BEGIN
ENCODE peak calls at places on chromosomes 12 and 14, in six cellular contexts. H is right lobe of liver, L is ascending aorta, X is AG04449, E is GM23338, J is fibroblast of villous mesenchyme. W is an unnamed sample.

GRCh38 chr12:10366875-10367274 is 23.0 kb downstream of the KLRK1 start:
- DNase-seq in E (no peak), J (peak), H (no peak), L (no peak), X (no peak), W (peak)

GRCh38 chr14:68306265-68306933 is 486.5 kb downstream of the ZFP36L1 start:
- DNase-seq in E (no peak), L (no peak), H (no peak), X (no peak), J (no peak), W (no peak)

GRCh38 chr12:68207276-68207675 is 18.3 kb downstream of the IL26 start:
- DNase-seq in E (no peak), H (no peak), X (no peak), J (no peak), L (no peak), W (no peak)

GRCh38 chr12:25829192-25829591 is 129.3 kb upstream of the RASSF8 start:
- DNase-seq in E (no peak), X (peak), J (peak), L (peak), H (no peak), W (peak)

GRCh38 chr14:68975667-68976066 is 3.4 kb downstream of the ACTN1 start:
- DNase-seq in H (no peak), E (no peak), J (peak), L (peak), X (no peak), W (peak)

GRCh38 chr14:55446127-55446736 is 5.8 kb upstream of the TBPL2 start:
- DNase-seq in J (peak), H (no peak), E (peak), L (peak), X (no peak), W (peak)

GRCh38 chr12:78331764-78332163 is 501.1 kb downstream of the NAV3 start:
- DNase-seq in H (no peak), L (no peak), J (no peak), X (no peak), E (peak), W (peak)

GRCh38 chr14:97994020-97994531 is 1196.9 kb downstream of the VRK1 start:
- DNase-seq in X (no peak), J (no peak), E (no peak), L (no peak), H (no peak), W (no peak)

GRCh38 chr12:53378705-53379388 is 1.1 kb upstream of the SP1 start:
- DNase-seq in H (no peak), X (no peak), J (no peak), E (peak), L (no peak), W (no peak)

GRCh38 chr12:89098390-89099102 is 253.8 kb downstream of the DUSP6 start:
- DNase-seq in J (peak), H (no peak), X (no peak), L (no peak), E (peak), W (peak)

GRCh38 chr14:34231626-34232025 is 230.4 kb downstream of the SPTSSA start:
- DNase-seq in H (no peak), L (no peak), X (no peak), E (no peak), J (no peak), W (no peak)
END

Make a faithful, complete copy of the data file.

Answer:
ENCODE peak calls at places on chromosomes 12 and 14, in six cellular contexts. H is right lobe of liver, L is ascending aorta, X is AG04449, E is GM23338, J is fibroblast of villous mesenchyme. W is an unnamed sample.

GRCh38 chr12:10366875-10367274 is 23.0 kb downstream of the KLRK1 start:
- DNase-seq in E (no peak), J (peak), H (no peak), L (no peak), X (no peak), W (peak)

GRCh38 chr14:68306265-68306933 is 486.5 kb downstream of the ZFP36L1 start:
- DNase-seq in E (no peak), L (no peak), H (no peak), X (no peak), J (no peak), W (no peak)

GRCh38 chr12:68207276-68207675 is 18.3 kb downstream of the IL26 start:
- DNase-seq in E (no peak), H (no peak), X (no peak), J (no peak), L (no peak), W (no peak)

GRCh38 chr12:25829192-25829591 is 129.3 kb upstream of the RASSF8 start:
- DNase-seq in E (no peak), X (peak), J (peak), L (peak), H (no peak), W (peak)

GRCh38 chr14:68975667-68976066 is 3.4 kb downstream of the ACTN1 start:
- DNase-seq in H (no peak), E (no peak), J (peak), L (peak), X (no peak), W (peak)

GRCh38 chr14:55446127-55446736 is 5.8 kb upstream of the TBPL2 start:
- DNase-seq in J (peak), H (no peak), E (peak), L (peak), X (no peak), W (peak)

GRCh38 chr12:78331764-78332163 is 501.1 kb downstream of the NAV3 start:
- DNase-seq in H (no peak), L (no peak), J (no peak), X (no peak), E (peak), W (peak)

GRCh38 chr14:97994020-97994531 is 1196.9 kb downstream of the VRK1 start:
- DNase-seq in X (no peak), J (no peak), E (no peak), L (no peak), H (no peak), W (no peak)

GRCh38 chr12:53378705-53379388 is 1.1 kb upstream of the SP1 start:
- DNase-seq in H (no peak), X (no peak), J (no peak), E (peak), L (no peak), W (no peak)

GRCh38 chr12:89098390-89099102 is 253.8 kb downstream of the DUSP6 start:
- DNase-seq in J (peak), H (no peak), X (no peak), L (no peak), E (peak), W (peak)

GRCh38 chr14:34231626-34232025 is 230.4 kb downstream of the SPTSSA start:
- DNase-seq in H (no peak), L (no peak), X (no peak), E (no peak), J (no peak), W (no peak)